By Ernesto Londoño
Washington Post Staff Writer
Tuesday, December 11, 2007
Armani the capuchin monkey went home to Rockville last night, seemingly befuddled by the legal and media frenzy his custody dispute triggered.
"It's Mommy," Elyse Gazewitz, the monkey's owner, said softly yesterday at the zoo where he has been kept for the past seven months. "You're going home."
The monkey squealed and shrieked when Gazewitz tried to embrace him as a crowd of onlookers and photographers looked on.
The reunion came after a Montgomery County judge ruled that officials should have released the monkey months ago and should now reimburse Gazewitz for much of the cost of boarding him in the interim.
"I never met Armani," Circuit Court Judge Terrence J. McGann said yesterday in court shortly before announcing his decision. "But I did get a card from him. He's quite a good writer. Nice penmanship. I was hoping he might be here today. He would be in his little tux, and he'd be well-behaved. But he's not."
More seriously, the judge provided the following explanation for his ruling:
County animal services officers seized Armani in May and charged Gazewitz with violating state law and county code provisions prohibiting people from keeping wild and dangerous animals as pets.
In June, Gazewitz appeared before the county's Animal Matters Hearing Board to appeal Armani's seizure. The board found that the four-pound monkey was not dangerous but that the seizure was lawful because officers had probable cause to suspect that Gazewitz had violated state law.
McGann said yesterday that the animal hearing board should not have considered Gazewitz's appeal until the criminal case was resolved.
In July, the Montgomery County prosecutor dropped the sole criminal charge filed in the case. Once that charge was dismissed, McGann said, "the county lost its mooring for the seizure."
Montgomery police said the monkey needed to remain confined at the Catoctin Wildlife Preserve and Zoo until civil citations were resolved. Had the county prevailed, Assistant County Attorney William A. Snoddy said, Armani would have been sent to a facility for wild animals in Florida.
Gazewitz has been paying roughly $1,300 a month for Armani's "room and board" at Catoctin -- an amount McGann called "exorbitant."
"Many outstanding universities may not charge as much," McGann said.
He ordered the police department to reimburse what Gazewitz paid Catoctin after the state charge was dropped.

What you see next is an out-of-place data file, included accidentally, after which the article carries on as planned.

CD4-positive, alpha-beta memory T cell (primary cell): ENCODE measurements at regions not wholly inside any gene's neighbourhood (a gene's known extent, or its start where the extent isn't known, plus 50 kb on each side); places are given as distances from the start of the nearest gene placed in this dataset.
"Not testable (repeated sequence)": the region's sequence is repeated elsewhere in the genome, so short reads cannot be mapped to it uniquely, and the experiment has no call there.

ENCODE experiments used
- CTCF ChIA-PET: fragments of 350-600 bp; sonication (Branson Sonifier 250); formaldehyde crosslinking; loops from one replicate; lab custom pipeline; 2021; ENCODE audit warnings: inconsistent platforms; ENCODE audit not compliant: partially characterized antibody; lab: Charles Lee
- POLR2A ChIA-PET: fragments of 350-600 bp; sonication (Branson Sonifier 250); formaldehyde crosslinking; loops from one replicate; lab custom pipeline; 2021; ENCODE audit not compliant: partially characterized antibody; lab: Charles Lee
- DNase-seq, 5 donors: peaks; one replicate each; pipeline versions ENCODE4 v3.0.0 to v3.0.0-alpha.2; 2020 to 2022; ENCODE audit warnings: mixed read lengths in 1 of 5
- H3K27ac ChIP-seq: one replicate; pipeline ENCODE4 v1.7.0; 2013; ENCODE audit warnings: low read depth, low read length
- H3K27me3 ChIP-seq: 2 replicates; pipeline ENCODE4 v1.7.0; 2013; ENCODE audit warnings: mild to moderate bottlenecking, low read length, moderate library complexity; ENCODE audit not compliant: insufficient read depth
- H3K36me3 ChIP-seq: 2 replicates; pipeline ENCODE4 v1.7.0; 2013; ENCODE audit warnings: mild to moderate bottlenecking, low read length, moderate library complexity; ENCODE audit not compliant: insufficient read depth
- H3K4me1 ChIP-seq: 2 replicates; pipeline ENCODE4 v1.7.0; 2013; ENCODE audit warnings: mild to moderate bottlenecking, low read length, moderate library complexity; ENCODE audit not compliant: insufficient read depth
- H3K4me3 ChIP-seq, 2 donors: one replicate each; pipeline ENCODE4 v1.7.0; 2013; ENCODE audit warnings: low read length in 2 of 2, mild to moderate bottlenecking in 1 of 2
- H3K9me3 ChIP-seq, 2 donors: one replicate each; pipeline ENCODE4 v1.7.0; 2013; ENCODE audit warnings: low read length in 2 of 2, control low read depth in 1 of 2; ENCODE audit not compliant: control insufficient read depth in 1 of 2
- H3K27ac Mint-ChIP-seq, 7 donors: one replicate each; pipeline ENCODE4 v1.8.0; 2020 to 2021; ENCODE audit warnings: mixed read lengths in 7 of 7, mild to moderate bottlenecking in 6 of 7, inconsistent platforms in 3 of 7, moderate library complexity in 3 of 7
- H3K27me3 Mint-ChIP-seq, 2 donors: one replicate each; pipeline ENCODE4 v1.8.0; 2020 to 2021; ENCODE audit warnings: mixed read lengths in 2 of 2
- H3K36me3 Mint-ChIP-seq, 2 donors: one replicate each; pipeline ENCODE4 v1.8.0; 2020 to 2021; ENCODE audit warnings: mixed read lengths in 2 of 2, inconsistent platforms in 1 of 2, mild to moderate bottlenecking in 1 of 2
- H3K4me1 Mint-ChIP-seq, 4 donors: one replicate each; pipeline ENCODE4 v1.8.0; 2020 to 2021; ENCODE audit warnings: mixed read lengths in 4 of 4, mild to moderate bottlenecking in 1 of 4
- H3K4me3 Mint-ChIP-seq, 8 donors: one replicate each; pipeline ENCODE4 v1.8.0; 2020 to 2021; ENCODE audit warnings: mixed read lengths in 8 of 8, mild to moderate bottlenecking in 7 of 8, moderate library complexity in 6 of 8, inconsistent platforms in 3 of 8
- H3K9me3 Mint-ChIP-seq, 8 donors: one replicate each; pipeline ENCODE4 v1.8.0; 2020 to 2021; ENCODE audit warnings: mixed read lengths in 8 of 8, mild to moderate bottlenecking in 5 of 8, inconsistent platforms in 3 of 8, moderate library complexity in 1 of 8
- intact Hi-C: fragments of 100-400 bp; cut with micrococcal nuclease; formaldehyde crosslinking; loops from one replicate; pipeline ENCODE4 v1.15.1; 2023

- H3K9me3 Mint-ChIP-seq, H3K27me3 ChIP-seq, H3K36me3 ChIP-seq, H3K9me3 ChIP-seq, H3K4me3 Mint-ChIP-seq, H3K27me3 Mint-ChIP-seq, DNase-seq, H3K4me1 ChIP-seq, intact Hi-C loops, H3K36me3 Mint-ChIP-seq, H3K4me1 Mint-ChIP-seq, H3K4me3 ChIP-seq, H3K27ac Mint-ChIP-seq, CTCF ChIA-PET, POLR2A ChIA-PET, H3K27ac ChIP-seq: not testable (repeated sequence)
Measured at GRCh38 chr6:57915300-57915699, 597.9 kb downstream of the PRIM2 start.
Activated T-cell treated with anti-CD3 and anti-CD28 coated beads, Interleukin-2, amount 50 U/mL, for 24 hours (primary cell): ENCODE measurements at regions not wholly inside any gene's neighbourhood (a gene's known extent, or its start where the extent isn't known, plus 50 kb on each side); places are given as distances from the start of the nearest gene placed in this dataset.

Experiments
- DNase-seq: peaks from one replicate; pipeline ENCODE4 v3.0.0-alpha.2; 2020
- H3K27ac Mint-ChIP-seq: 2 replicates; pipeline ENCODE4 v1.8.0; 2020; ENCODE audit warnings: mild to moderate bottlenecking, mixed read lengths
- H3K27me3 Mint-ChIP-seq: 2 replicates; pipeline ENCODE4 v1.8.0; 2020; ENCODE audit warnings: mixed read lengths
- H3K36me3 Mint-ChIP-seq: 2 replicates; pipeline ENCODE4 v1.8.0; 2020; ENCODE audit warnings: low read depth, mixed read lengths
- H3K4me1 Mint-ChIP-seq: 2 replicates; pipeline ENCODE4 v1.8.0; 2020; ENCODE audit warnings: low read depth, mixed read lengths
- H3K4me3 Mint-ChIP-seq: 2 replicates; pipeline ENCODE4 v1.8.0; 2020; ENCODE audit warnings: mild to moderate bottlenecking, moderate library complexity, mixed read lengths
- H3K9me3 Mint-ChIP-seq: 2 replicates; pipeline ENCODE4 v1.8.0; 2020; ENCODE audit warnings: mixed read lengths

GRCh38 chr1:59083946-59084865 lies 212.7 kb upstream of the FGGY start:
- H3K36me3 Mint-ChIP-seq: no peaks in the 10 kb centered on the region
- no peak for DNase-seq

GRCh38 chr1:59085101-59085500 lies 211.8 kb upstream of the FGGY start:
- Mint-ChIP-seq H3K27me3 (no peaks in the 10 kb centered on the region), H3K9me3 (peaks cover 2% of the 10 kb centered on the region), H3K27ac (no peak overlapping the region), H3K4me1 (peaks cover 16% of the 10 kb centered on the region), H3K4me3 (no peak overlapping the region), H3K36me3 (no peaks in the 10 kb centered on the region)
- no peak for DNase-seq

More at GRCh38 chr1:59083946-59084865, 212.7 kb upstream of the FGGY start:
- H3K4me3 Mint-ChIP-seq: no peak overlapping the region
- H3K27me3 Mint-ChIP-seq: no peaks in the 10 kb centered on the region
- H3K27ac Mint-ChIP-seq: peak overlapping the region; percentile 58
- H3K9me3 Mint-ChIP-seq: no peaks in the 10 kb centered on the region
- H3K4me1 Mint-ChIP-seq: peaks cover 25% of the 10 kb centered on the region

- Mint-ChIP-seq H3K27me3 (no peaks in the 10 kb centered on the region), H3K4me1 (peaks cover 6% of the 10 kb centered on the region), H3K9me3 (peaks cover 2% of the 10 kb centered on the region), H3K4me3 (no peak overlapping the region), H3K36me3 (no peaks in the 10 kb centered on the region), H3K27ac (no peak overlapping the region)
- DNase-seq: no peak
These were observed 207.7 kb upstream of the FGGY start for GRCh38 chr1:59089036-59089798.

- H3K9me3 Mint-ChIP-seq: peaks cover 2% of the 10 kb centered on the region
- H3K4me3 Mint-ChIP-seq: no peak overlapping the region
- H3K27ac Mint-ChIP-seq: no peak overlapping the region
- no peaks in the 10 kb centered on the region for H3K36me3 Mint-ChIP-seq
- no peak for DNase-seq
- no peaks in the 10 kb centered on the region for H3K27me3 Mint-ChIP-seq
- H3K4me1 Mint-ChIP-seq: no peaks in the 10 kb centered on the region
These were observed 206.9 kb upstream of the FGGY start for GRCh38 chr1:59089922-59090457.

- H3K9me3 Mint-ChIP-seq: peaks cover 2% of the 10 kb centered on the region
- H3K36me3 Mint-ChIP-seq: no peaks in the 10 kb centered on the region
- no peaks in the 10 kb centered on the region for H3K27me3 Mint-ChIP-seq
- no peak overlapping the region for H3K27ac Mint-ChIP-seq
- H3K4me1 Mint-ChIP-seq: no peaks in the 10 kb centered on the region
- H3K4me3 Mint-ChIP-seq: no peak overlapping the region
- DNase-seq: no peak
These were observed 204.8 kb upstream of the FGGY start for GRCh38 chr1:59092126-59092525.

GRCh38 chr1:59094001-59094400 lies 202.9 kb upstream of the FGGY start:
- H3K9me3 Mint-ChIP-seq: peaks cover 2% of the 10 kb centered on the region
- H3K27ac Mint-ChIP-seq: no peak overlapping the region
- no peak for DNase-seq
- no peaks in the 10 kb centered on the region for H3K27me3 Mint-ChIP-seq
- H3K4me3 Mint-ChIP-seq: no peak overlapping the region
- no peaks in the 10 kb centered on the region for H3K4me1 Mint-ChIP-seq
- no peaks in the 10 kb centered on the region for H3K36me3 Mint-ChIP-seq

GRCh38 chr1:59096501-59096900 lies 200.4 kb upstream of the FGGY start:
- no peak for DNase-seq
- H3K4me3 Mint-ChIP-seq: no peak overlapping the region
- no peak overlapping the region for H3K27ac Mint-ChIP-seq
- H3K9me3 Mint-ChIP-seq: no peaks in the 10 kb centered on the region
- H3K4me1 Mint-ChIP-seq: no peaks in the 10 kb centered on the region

In the only victory for the police department, the judge fined Gazewitz $100 for "interfering" with animal service officers by standing in their way the day Armani was taken. McGann dismissed the remaining civil citation she faced -- violating a county code provision that bars people from owning wild animals as pets, as designated by the state law -- saying that the county failed to demonstrate that Armani was dangerous or potentially dangerous.
The county can appeal McGann's ruling. Officer Melanie Hadley, a police spokeswoman, said officials have not decided whether to do so.
McGann told Snoddy that if county officials make a "180-degree turn" in the case and attempt to argue that the monkey is, indeed, dangerous, they must give Gazewitz 10 days to make arrangements before seizing it again.
McGann's ruling triggered applause and tears. Gazewitz, 43, bowed over the defense table and sobbed as her 73-year-old mother, Sheila, and other supporters wept tears of joy.
Before the seizure, Gazewitz pampered the tiny monkey, dressing him in clothes and diapers and buying him tire swings, toys and a small hammock. After he was taken, Gazewitz and her supporters launched a vigorous campaign to get him back. One sent postcards, supposedly signed by Armani, to various officials in the case.
The months of separation were taxing for Gazewitz, her mother said. Visits at the zoo were scary for the monkey because they were conducted near a snake exhibit, she added.
Shortly after the ruling, Gazewitz called the zoo to tell officials that the judge would soon sign the monkey's release order.
Catoctin General Curator June Bellizzi said Armani behaved well and broadened his culinary tastes during his stay at the zoo.
"He likes bananas, apples, blueberry muffins and biscuits," Bellizzi said.
When it came time for the official hand-over, Bellizzi warned: "He's going to go buck wild."
He did. The monkey fell on the ground as Gazewitz tried to put on his pink leash. He yelped loudly for a while, until he was placed in a pet crate and put into an awaiting van.
"That was the wild animal they kept talking about," Sheila Gazewitz said.